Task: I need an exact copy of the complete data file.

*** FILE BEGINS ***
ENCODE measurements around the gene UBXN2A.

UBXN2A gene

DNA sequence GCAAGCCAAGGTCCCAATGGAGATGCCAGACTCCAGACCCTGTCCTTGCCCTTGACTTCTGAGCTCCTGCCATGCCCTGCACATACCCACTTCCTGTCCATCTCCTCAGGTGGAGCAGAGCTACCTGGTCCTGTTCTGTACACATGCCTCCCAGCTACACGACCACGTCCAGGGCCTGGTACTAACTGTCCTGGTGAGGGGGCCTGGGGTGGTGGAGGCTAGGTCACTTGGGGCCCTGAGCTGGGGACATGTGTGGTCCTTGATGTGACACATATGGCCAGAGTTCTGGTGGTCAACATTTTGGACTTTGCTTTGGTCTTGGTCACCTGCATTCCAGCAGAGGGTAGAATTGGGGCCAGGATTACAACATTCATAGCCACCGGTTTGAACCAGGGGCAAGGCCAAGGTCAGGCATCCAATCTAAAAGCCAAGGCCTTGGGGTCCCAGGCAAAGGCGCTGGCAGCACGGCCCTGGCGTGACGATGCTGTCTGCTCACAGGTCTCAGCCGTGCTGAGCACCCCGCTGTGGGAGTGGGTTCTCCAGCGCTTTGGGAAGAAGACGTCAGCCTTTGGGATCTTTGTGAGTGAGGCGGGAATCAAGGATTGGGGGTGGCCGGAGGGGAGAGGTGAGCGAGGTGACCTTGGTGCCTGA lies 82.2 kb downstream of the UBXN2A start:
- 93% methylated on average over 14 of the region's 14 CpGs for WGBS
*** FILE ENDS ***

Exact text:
ENCODE measurements around the gene UBXN2A.

UBXN2A gene

DNA sequence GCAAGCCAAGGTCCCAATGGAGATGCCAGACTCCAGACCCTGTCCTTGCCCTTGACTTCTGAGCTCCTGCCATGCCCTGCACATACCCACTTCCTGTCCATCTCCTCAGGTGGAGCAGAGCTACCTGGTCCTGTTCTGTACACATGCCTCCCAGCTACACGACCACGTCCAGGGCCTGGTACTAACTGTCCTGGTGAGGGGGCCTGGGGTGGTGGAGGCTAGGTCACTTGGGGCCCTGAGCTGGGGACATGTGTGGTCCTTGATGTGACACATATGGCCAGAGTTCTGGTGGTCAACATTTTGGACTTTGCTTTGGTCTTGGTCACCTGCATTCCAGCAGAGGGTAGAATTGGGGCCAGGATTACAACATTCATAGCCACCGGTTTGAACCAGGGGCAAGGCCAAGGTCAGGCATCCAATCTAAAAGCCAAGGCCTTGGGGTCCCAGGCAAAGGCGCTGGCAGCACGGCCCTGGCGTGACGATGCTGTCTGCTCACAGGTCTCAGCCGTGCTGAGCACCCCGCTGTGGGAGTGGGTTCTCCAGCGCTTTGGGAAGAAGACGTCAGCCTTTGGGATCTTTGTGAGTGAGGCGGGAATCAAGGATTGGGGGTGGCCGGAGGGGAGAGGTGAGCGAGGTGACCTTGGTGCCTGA lies 82.2 kb downstream of the UBXN2A start:
- 93% methylated on average over 14 of the region's 14 CpGs for WGBS